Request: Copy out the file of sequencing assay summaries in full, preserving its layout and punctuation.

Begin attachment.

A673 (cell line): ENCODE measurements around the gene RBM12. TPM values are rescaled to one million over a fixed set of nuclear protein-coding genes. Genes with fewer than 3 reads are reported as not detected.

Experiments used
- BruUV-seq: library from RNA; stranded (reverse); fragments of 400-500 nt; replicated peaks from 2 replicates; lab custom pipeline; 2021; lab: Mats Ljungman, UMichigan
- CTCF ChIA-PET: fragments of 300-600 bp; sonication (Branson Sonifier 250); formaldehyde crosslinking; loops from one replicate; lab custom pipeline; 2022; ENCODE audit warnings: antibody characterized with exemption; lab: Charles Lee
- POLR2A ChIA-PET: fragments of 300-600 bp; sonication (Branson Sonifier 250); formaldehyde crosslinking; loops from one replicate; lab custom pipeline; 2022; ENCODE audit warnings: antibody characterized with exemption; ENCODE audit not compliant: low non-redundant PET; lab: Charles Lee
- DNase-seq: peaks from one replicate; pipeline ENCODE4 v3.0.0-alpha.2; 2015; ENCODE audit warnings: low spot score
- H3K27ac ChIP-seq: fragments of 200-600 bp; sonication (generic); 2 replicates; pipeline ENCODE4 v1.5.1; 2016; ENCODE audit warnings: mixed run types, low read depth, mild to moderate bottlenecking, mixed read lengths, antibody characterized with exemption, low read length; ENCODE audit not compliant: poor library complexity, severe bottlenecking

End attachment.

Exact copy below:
A673 (cell line): ENCODE measurements around the gene RBM12. TPM values are rescaled to one million over a fixed set of nuclear protein-coding genes. Genes with fewer than 3 reads are reported as not detected.

Experiments used
- BruUV-seq: library from RNA; stranded (reverse); fragments of 400-500 nt; replicated peaks from 2 replicates; lab custom pipeline; 2021; lab: Mats Ljungman, UMichigan
- CTCF ChIA-PET: fragments of 300-600 bp; sonication (Branson Sonifier 250); formaldehyde crosslinking; loops from one replicate; lab custom pipeline; 2022; ENCODE audit warnings: antibody characterized with exemption; lab: Charles Lee
- POLR2A ChIA-PET: fragments of 300-600 bp; sonication (Branson Sonifier 250); formaldehyde crosslinking; loops from one replicate; lab custom pipeline; 2022; ENCODE audit warnings: antibody characterized with exemption; ENCODE audit not compliant: low non-redundant PET; lab: Charles Lee
- DNase-seq: peaks from one replicate; pipeline ENCODE4 v3.0.0-alpha.2; 2015; ENCODE audit warnings: low spot score
- H3K27ac ChIP-seq: fragments of 200-600 bp; sonication (generic); 2 replicates; pipeline ENCODE4 v1.5.1; 2016; ENCODE audit warnings: mixed run types, low read depth, mild to moderate bottlenecking, mixed read lengths, antibody characterized with exemption, low read length; ENCODE audit not compliant: poor library complexity, severe bottlenecking